3.2 Example 2: Using the Master-Slave Interface

The PVM module provides a higher level interface to support the master-slave paradigm for distributed computations. The symbols associated with this interface have the pvm_ms prefix to distinguish them from those symbols associated with the PVM package itself.

The pvm_ms interface provides a means for handling computations which consist of a predetermined list of tasks which can be performed by running arbitrary slave processes which take command-line arguments. The interface provides a high degree of robustness, allowing one to add or delete hosts from the PVM while the distributed process is running and also ensuring that the task list will be completed even if one or more slave hosts fail (e.g. crash) during the computation. Experience has shown that this failure tolerance is surprisingly important. Long-running distributed computations experience failure of one or more hosts with surprising frequency and it is essential that such failures do not require restarting the entire distributed computation from the beginning.

Scripts using this interface must initialize it by loading the pvm_ms package via, e.g.

      require ("pvm_ms");
As an example of how to use this interface, we examine the scripts master and slave.

The master program

The master script first builds a list of tasks each consisting of an array of strings which provide the command line for each slave process that will be spawned on the PVM. For this simple example, the same command line will be executed a specified number of times. First, the script constructs the path to the slave executable, (Slave_Pgm), and then the command line (Cmd), that each slave instance will invoke. Then the array of tasks is constructed:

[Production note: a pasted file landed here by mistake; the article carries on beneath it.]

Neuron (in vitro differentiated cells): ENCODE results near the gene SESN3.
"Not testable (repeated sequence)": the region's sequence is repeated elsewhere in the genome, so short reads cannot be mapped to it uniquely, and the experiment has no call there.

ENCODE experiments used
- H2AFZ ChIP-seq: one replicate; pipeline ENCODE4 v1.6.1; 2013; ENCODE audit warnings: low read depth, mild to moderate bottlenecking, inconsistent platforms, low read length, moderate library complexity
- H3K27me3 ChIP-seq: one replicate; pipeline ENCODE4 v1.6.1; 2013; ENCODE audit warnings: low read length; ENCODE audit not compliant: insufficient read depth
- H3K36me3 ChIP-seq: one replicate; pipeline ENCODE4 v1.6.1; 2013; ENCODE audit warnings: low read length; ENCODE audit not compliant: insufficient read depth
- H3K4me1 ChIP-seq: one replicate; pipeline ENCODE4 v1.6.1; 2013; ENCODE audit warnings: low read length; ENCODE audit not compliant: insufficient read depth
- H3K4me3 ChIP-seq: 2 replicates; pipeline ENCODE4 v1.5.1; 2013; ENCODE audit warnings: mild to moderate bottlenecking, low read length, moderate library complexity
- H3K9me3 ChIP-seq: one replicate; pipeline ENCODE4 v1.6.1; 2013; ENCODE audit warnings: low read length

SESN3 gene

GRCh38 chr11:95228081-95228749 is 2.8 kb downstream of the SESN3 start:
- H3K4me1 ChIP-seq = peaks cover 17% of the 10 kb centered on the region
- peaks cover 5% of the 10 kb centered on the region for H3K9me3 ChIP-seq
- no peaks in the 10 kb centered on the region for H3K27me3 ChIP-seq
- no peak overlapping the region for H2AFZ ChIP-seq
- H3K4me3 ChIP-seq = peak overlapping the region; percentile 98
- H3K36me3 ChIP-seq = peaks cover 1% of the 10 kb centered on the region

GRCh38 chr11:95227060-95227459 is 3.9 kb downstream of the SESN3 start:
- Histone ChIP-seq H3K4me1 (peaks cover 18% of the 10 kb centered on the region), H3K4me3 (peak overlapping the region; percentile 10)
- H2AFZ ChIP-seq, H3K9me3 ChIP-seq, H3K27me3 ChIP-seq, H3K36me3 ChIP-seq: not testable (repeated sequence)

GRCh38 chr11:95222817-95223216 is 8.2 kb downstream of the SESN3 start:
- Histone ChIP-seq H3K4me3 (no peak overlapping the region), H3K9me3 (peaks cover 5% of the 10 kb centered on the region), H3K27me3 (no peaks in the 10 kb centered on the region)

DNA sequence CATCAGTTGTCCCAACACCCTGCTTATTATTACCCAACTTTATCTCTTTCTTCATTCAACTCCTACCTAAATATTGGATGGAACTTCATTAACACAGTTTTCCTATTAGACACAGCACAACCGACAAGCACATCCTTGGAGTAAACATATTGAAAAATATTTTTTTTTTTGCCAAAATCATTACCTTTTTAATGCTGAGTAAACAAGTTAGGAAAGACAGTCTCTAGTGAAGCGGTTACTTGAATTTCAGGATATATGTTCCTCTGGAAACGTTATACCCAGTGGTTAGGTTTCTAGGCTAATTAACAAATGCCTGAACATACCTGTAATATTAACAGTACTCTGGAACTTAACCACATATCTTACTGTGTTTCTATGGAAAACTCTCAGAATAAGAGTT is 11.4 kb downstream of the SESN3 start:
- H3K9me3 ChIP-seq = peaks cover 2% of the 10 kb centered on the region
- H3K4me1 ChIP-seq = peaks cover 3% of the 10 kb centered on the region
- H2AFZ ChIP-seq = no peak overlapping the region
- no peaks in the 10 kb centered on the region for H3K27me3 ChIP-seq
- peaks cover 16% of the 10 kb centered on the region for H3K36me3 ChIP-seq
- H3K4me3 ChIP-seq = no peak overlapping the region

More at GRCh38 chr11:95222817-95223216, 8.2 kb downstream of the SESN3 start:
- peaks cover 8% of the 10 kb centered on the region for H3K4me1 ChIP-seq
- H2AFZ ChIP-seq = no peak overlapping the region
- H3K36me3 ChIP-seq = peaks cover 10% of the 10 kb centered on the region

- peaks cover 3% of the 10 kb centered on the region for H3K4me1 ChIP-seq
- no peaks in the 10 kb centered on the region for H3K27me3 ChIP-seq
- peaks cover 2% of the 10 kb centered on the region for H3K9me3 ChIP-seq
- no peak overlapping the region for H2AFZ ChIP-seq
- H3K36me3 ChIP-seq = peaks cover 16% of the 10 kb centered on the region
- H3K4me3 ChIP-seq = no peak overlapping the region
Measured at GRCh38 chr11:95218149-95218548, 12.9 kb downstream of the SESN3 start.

variable pgm_argvs = Array_Type[N];
 variable pgm_argv = [Slave_Pgm, Cmd];

 pgm_argvs[*] = pgm_argv;

The distribution of these tasks across the available PVM is automatically handled by the pvm_ms interface. The interface will simultaneously start as many tasks as possible up to some maximum number of processes per host. Here we specify that a maximum of two processes per host may run simultaneously and then submit the list of tasks to the PVM:

   pvm_ms_set_num_processes_per_host (2);
   exit_status = pvm_ms_run_master (pgm_argvs);

As each slave process is completed, its exit status is recorded along with any messages printed to stdout during the execution. When the entire list of tasks is complete, an array of structures is returned containing status information for each task that was executed. In this example, the master process simply prints out this information.

The slave program

The slave process in this example is relatively simple. Its command line arguments provide the task to be completed. These arguments are then passed to pvm_ms_run_slave

  pvm_ms_run_slave (__argv[[1:]]);
which spawns a subshell, runs the specified command, communicates the task completion status to the parent process and exits.